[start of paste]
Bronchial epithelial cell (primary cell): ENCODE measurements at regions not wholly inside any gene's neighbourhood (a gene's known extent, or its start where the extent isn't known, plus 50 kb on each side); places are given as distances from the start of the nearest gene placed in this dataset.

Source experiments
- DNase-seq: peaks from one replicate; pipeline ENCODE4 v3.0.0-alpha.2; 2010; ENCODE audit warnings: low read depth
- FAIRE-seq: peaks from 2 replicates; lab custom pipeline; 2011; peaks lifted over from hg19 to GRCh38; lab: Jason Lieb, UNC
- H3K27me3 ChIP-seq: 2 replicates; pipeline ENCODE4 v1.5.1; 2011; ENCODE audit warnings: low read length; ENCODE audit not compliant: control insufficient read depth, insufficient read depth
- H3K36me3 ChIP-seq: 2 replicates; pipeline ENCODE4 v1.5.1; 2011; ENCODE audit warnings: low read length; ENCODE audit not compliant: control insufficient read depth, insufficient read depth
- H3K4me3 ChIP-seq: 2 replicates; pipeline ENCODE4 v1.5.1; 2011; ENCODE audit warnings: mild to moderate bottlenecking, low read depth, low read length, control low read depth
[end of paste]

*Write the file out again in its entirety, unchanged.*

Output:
Bronchial epithelial cell (primary cell): ENCODE measurements at regions not wholly inside any gene's neighbourhood (a gene's known extent, or its start where the extent isn't known, plus 50 kb on each side); places are given as distances from the start of the nearest gene placed in this dataset.

Source experiments
- DNase-seq: peaks from one replicate; pipeline ENCODE4 v3.0.0-alpha.2; 2010; ENCODE audit warnings: low read depth
- FAIRE-seq: peaks from 2 replicates; lab custom pipeline; 2011; peaks lifted over from hg19 to GRCh38; lab: Jason Lieb, UNC
- H3K27me3 ChIP-seq: 2 replicates; pipeline ENCODE4 v1.5.1; 2011; ENCODE audit warnings: low read length; ENCODE audit not compliant: control insufficient read depth, insufficient read depth
- H3K36me3 ChIP-seq: 2 replicates; pipeline ENCODE4 v1.5.1; 2011; ENCODE audit warnings: low read length; ENCODE audit not compliant: control insufficient read depth, insufficient read depth
- H3K4me3 ChIP-seq: 2 replicates; pipeline ENCODE4 v1.5.1; 2011; ENCODE audit warnings: mild to moderate bottlenecking, low read depth, low read length, control low read depth